The Catholic church in Malaysia has received overwhelming support from Christian groups around the world, with regards to the right to use ‘Allah’ in its weekly publication, Herald.
Support for the Catholic church continues to pour in from all over the world as it faces the highest court in the country to ask for leave to appeal the ban of the word Allah in its weekly publication, Herald.
Several international groups of different church denominations have come together to express their solidarity and support for the Catholic Church as it prepares to continue its seven-year tussle over the Arabic word for God.
The Christian groups, in expressing its support, said they are keeping the country, its Christian community and the authorities in prayer in light of tomorrow’s’ Federal Court hearing.
In a letter addressed to the Council of Churches Malaysia, the World Communion of Reformed Churches (WCRC) said that any action which compromised on freedom of religion and conscience is an “expression of injustice”.
“In that sense, the October 2013 Court of Appeal ruling is problematic and can only serve to escalate conflict and even violence. It is this, that we in the WCRC, want to point out,” said its general secretary Reverend Dr Setri Nyomi.
“There are many countries in the world in which Christians and Muslims use the word Allah for God without any conflict.
“As an organisation that has more than 80 million members, operating in 108 countries, the WCRC is very much aware of the values that can be gained in Malaysian Christians and Muslims embracing norms and practices that will make for better peaceful co-existence.”
The Baptist World Alliance (BWA) concurred, saying that Christians have used the word Allah for centuries in many parts of the world, including countries with majority Muslims in Southeast Asia.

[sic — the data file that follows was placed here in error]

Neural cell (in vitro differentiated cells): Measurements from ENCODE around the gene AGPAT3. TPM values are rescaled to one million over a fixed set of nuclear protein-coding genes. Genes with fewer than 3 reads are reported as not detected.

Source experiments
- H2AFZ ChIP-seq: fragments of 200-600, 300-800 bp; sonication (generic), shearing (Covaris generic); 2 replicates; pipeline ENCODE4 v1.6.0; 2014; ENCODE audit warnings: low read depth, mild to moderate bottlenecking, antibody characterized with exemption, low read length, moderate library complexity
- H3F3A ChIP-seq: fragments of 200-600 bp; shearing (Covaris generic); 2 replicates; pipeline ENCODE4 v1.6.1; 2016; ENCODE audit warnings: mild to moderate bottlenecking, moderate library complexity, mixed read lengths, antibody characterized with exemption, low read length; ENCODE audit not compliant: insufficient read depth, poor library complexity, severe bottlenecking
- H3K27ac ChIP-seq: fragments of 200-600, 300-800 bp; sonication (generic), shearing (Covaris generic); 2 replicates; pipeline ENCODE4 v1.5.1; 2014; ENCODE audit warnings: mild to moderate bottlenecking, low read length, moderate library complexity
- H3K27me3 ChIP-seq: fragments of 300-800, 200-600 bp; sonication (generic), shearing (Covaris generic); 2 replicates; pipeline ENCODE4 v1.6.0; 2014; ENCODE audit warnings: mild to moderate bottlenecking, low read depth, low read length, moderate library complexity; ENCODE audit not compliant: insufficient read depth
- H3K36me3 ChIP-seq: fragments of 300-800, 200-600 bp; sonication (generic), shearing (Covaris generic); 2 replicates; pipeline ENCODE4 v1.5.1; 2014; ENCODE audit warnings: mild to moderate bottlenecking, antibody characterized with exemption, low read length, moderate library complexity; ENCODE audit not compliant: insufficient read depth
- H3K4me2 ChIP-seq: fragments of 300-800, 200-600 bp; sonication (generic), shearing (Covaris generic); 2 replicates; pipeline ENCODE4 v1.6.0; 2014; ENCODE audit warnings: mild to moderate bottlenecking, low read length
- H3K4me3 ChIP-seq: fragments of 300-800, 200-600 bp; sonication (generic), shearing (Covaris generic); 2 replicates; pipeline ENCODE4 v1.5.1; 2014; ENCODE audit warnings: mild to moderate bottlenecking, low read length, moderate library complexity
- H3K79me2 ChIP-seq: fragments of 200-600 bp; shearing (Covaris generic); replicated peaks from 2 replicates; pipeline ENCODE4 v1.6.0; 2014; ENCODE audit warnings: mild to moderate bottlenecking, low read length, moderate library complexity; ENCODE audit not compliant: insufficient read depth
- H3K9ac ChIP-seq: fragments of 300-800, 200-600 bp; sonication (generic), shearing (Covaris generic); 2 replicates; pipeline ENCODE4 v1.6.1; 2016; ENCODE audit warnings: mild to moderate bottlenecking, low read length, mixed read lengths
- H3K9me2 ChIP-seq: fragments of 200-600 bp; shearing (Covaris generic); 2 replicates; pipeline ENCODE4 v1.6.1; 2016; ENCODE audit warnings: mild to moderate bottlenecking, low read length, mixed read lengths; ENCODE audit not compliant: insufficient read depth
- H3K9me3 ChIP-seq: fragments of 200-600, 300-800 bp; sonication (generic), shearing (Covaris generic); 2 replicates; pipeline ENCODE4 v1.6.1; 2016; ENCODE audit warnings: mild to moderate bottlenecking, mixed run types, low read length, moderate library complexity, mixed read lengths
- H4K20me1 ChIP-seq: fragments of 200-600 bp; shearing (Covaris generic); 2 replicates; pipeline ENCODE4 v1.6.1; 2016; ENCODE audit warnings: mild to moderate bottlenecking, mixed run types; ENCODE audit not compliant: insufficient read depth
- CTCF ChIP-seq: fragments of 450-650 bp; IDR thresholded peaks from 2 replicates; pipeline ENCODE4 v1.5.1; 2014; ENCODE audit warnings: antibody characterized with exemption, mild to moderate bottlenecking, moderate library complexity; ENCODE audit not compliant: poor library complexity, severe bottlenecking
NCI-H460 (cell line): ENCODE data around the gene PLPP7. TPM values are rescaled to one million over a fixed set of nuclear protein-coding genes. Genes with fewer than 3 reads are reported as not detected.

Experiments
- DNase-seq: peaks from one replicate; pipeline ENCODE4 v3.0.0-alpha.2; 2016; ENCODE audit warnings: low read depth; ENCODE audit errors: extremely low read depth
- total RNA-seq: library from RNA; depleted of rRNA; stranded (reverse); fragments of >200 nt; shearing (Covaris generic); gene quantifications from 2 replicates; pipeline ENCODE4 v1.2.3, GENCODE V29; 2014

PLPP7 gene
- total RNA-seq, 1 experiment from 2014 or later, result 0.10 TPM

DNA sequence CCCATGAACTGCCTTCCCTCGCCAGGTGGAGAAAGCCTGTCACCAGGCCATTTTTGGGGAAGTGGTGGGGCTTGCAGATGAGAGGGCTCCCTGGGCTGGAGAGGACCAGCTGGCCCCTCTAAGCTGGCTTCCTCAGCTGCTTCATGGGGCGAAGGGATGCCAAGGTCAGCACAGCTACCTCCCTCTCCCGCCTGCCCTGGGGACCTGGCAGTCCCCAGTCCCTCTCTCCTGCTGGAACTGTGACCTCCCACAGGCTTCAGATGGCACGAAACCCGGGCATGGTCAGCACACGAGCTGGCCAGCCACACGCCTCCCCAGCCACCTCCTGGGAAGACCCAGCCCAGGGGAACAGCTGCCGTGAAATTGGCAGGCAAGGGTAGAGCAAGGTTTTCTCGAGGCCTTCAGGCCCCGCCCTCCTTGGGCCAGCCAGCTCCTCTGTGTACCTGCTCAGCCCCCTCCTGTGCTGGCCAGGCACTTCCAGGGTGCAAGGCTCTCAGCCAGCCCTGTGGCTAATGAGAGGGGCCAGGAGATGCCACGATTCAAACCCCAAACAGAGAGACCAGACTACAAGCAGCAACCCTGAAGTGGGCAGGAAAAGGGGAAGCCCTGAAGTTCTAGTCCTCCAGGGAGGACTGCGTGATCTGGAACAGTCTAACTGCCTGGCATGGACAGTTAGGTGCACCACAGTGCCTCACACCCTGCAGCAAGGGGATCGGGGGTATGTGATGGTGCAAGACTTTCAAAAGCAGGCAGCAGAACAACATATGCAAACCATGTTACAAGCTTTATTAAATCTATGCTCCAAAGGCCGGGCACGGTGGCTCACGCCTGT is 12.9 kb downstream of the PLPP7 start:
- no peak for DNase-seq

“We believe that it is not the role of the government to limit or shape religious beliefs, practices or expressions,” said BWA general secretary Neville Callam in a similar letter to the CCM.
“These restrictions have led to more conflicts and have become the main obstacles to achieving security, peace, development and prosperity.”
The imposition against the Church, he added, only serves to undermine Malaysia’s reputation as a religiously tolerant and culturally pluralistic country.
“The ban also contradicts the guarantee of freedom of religion to all that is enshrined in Malaysia’s constitution,” he said.
The Salvation Army (TSA) Singapore, Malaysia and Myanmar territorial commander Colonel Lyndon Buckingham also expressed his concerns on attempts to restrict the use of the word Allah.
“We are also concerned that it will lead to increased tension and polarisation in the country,” he wrote in a letter to Malaysian churches.
“We stand in solidarity with the churches in Malaysia, organisations like the Bible Society of Malaysia and other Christians who have become the target of unwarranted and undeserved protests.”
They join the World Methodist Council (WMC), the Evangelical Lutheran Church in America (ELCA) and the World Council of Churches (WCC), who had all previously declared their support for the Malaysian Catholic church.
“The Malaysian courts need look no further than neighbouring Indonesia to see that Christians and Muslims refer to God as Allah, without incident or controversy,” WMC general secretary Bishop Ivan Abrahams said in a letter last month.
ECLA also said that in Christian communities in the Muslim world and in countries where Arabic words permeate local languages, God has always been referred to as Allah.
“This is not just a matter of faith, but also a reality of history and language.
“It is with great sadness that we witness the burden you bear in the controversy in Malaysia over the use of the word Allah,” said ELCA’s Bishop Elizabeth Eaton in a letter dated February 5.
WCC general secretary Reverend Dr OlavFykse Tveit said that the shared use of the word Allah, the Arabic word for God, for centuries by Christians and Muslims had built a bridge for interfaith dialogue when speaking of the Divine.
However, the legal precedent in Malaysia, he said, obscured the recognition of this shared heritage and political discourse, referring to the Court of Appeal’s decision last year.
Last October, the court reversed a 2009 High Court decision that overturned the Home Ministry’s ban on the use of the word Allah in Herald’s Bahasa Malaysia section.
The Catholic Church then filed an appeal against the decision with the Federal Court.
Tension over the “Allah” issue heightened earlier this year after the Selangor Islamic Department raided the Bible Society of Malaysia and seized more than 300 Bibles in Bahasa Malaysia and Iban languages, containing the word Allah.
A Selangor enactment prohibits non-Muslims from using the word, along with 33 other Arabic words.